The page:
How are your summer gardens? When the heat of summer hits, gardeners aren’t the only ones drooping due to scorching temperatures and high humidity—perennial gardens often look tired, too.
With a little planning and effort, though, your garden will remain lush and lovely throughout sweltering summer conditions.
Just like us, plants get extra thirsty when temperatures rise. Make sure to water your perennial garden regularly. Most plants need about an inch of water per week—especially if they’re new additions to your garden. Add a rain gauge to your garden to see if you need to supplement Mother Nature’s efforts. When you water, give your perennials a deep drink rather than a shallow sprinkle to encourage strong root systems.
Even drought-tolerant plants need supplemental water during the first year in your garden so that they develop well. When you design your garden beds, take into consideration your perennials’ watering needs, and group plants according to the amount of water they require. Eventually, drought-tolerant plants will need less supplemental watering than those perennials that thrive in moist soils. By placing your plants according to their watering requirements, you’ll save water—and effort—once they’re well-established.
Hopefully, when you planted your perennial garden in the pleasant, cool spring or fall, you added a layer of mulch around your plants. If not, check the weather forecast for a day when the temperatures aren’t too extreme and plan a mulch party in the garden. Mulch retains moisture in the soil, which keeps your perennials hydrated. It also smothers weeds and prevents them from competing with your plants for water, sunlight, and nutrients. Add a thick layer of newspaper or cardboard to cover weeds or weed seeds around your plants. Drench the paper with water to help keep it in place, then add mulch on top, which will hide the paper weed barrier.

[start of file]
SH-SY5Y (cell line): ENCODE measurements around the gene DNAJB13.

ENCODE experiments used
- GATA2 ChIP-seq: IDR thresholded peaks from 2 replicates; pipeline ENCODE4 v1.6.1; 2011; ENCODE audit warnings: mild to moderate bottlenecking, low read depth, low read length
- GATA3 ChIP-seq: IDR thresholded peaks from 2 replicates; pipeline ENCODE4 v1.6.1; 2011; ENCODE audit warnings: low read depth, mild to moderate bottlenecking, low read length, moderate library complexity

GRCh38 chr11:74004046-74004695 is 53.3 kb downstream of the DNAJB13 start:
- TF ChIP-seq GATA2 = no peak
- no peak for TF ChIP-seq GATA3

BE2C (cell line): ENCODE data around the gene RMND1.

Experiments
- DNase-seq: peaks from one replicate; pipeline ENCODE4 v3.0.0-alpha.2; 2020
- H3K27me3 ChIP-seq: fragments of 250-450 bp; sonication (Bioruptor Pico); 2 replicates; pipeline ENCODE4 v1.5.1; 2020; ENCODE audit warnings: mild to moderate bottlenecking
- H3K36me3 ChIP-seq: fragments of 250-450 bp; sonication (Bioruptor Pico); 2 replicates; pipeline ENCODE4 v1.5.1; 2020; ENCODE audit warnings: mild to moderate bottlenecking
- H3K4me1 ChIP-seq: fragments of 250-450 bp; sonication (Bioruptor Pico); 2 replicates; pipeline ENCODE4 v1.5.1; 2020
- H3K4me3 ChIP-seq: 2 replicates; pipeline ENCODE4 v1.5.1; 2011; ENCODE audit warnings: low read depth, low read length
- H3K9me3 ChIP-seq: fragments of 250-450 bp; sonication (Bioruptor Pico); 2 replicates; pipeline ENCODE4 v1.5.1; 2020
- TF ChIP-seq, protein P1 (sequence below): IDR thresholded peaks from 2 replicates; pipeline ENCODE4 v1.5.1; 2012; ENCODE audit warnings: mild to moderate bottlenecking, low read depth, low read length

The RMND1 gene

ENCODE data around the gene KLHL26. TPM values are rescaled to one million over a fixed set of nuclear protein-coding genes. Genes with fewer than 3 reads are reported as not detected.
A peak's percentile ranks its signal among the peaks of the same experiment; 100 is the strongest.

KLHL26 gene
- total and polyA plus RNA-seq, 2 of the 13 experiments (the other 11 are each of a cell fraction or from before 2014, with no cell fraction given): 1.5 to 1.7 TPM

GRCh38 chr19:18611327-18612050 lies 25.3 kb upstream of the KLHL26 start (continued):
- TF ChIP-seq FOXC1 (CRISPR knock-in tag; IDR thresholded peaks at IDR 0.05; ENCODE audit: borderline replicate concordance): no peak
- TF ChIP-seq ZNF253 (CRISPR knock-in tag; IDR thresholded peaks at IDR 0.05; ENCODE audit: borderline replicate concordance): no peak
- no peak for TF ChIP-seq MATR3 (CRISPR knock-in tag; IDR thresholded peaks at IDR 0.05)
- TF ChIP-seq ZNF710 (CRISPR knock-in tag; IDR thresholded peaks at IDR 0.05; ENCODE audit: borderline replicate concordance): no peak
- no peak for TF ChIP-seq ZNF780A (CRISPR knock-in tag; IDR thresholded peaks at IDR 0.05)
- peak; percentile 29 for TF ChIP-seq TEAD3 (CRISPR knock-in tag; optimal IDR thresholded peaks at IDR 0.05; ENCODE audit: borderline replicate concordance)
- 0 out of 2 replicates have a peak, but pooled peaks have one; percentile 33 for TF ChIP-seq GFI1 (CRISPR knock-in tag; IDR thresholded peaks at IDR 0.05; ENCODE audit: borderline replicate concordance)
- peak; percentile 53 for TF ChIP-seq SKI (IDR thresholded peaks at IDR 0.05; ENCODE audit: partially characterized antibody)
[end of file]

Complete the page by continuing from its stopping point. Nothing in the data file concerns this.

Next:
Mulch also adds aesthetic appeal to the garden, making it look polished and professional. If you choose a natural mulch, like double ground hardwood or pine needles, it also enriches the soil with organic components as it decomposes. Mulch helps amend heavy clay or sandy soils, creating rich garden beds perfect for more perennials!
Have your perennials put on a beautiful show in the garden this summer—and now look tired from the effort? Many perennials just needs a little TLC to create a second wave of color. Deadheading—the act of cutting faded flowers off the plants—often initiates a second round of blooms for many perennials, like hardy Geranium ‘Blushing Turtle’. Deadheading prevents plants from setting seeds, which signals to the plant that it’s time to stop flowering. Instead, snipping spent flowers encourages additional flower production, plus it tidies the garden by removing brown, droopy, unattractive stems.
Some flowers, like tickseed, can be individually deadheaded down to the next emerging bud. Geraniums benefit from an overall shearing of spent blooms, as they produce masses of flowers that would take ages to deadhead singularly. Choose a cool summer evening for deadheading chores. Your garden will look refreshed and tidy the next morning, and soon you’ll see new blooms on many of your favorite perennials.